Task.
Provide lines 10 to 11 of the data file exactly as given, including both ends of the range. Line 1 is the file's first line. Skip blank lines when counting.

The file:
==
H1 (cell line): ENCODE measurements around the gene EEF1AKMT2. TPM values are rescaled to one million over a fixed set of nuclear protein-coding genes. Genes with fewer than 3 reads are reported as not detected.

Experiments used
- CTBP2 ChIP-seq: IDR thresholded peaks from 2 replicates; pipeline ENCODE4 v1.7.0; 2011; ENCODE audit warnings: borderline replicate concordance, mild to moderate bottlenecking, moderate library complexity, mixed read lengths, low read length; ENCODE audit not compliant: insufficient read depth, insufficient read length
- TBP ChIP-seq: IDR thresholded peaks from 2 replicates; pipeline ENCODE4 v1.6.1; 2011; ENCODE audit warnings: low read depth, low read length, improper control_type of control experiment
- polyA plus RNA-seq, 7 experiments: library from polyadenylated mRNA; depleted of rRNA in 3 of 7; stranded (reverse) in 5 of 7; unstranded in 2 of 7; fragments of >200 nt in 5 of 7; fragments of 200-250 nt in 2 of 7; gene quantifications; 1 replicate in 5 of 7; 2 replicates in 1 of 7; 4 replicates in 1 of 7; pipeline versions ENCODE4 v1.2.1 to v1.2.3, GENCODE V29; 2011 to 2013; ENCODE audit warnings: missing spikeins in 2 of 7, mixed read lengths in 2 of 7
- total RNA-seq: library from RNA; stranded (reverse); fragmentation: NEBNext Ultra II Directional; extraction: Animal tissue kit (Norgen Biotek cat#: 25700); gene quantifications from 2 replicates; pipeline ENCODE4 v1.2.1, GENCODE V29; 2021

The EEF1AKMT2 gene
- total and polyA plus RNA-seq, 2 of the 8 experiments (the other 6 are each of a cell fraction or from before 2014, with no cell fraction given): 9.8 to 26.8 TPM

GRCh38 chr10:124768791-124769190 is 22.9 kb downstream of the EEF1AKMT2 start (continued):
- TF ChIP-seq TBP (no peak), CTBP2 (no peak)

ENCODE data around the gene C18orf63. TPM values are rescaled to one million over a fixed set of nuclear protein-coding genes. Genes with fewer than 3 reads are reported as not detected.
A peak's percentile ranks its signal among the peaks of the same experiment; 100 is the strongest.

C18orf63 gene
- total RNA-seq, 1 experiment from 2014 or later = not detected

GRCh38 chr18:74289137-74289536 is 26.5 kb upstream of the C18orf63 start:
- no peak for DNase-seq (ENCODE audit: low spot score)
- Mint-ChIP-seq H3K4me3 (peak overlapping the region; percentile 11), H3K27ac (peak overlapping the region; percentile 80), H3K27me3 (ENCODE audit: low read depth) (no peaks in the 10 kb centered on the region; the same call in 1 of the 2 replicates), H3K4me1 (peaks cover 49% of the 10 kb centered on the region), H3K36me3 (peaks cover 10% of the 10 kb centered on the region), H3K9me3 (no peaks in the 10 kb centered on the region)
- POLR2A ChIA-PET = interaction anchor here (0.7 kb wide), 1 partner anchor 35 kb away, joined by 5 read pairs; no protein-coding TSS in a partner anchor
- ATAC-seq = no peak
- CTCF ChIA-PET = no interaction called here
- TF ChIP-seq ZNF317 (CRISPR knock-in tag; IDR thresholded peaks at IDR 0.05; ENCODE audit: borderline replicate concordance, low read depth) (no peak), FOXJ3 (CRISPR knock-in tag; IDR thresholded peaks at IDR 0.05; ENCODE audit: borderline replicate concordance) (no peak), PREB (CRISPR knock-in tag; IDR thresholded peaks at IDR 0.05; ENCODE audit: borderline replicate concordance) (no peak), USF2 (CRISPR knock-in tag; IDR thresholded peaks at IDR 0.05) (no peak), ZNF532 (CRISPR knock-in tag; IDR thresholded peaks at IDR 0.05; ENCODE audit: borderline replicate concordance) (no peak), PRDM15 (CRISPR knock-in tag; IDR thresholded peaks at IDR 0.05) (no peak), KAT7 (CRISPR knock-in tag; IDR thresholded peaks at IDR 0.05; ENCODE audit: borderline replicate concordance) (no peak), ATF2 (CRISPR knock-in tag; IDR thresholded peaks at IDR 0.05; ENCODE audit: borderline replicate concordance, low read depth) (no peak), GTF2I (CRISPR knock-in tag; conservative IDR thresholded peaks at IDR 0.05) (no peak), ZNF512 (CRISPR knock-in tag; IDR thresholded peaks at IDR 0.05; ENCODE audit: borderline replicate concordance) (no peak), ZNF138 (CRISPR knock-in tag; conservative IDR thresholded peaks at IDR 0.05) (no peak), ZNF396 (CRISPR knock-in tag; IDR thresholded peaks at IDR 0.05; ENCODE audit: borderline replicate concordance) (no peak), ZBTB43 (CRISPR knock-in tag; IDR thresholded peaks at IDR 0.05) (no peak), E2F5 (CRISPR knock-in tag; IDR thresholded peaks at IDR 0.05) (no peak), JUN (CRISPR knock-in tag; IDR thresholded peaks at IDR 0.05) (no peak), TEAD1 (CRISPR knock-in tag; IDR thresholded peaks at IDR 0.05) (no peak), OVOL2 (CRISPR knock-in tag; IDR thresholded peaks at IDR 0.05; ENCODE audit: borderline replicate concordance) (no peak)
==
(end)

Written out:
- TF ChIP-seq TBP (no peak), CTBP2 (no peak)

ENCODE data around the gene C18orf63. TPM values are rescaled to one million over a fixed set of nuclear protein-coding genes. Genes with fewer than 3 reads are reported as not detected.